Fresh or Compressed Yeast: They should only be bought in amounts that will be used quickly. Fresh Yeast comes in small square cakes and is perishable. If not used right away, it can be stored in the refrigerator up to 3 days. It can also be frozen. One cake of Fresh Yeast equals one envelope of dry yeast.
      Dry Yeast: It is the most convenient of the two types. It is granulated and comes in little 1/4-ounce packets, 9 g. (approximately 2-1/4 teaspoons) or loose in a jar. Once exposed to the air, it should be stored in the refrigerator.
      Types of Dry Yeast: There are two types of Dry Yeast, regular, active and the other is Instant,rapid or fast acting. Instant/fast acting yeast can be added directly to the flour, but it can also be sponged before using.
      Baking with Yeast: Yeast is basically used in bread making. Breads are many and varied, and dough can be as plain as a simple white flour with few additions, or enriches as in Brioche, croissants, soft rolls etc. Brown flour/spelt flour will work well with yeast, especially if they have been formulated to do so. The Gluten in these flours is less available than in white flour, so they often have vital wheat added for best results. Adding extra sugar also helps with these flours.
      Gluten Free flour will not work, unless it is formulated to do so.
      Sponging: This means activating the yeast, usually in the liquids to be used in the recipe. Normally you would bring the sponging liquids to blood temperature, that is when you put your finger into the liquid it should feel neither hot nor cold. A touch of sugar. Or honey will speed up the activation. This is really ‘proving’ to you that the yeast is good and active. A foam will form on top of the liquids after 5 mins or so, you stir this through before adding to the flour. Add ¾ in one go, then the remainder until the dough comes together in a clean ball.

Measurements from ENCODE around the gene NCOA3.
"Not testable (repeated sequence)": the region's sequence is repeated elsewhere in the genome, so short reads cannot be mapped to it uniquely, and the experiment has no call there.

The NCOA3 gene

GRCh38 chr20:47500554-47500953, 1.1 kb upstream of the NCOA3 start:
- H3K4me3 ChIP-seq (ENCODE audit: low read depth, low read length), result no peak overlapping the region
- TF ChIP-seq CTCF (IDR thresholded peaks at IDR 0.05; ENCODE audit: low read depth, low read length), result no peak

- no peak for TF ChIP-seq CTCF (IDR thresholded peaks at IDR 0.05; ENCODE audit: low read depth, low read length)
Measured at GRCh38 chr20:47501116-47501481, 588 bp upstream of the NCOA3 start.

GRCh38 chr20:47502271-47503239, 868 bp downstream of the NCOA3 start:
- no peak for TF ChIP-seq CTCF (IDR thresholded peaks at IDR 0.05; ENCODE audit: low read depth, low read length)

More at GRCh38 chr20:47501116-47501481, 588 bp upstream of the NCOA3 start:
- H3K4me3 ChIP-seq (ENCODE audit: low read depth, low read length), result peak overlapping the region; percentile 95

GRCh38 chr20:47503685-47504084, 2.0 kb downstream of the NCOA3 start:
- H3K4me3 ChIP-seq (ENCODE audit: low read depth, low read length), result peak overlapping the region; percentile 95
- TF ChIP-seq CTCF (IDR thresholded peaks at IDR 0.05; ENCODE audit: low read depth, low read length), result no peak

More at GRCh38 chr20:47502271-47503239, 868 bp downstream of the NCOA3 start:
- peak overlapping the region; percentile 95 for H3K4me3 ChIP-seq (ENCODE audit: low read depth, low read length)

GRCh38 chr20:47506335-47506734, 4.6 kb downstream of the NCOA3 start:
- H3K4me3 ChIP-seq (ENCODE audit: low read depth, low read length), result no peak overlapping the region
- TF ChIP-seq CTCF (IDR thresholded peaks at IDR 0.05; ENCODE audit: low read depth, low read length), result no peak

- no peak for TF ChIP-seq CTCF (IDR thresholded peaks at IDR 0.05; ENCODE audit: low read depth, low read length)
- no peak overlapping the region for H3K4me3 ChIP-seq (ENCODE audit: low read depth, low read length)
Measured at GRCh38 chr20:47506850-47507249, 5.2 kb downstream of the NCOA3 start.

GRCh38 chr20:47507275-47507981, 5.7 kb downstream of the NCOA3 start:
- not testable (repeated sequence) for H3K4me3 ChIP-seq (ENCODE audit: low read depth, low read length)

Using a mixer: If you are using a mixer with a dough hook, you should have a ‘foot’ form, attaching the dough to the bottom of the bowl, this will ensure a good texture to the dough.
      If it seems over-wet, add more flour.
      Flour in different places behaves in different ways, depending on how, where, when and the type of wheat grain being milled. It takes very little extra liquid to make a dough too wet to handle. Learn how to add it so that it is just right.
      Fresh or Compressed Yeast: They should only be bought in amounts that will be used quickly. Fresh Yeast comes in small square cakes and is perishable. If not used right away, it can be stored in the refrigerator up to 3 days. It can also be frozen. One cake of Fresh Yeast equals one envelope of dry yeast.
      Dry Yeast: It is the most convenient of the two types. It is granulated and comes in little 1/4-ounce packets, 9 g. (approximately 2-1/4 teaspoons) or loose in a jar. Once exposed to the air, it should be stored in the refrigerator.
      Types of Dry Yeast: There are two types of Dry Yeast, regular, active and the other is Instant,rapid or fast acting. Instant/fast acting yeast can be added directly to the flour, but it can also be sponged before using.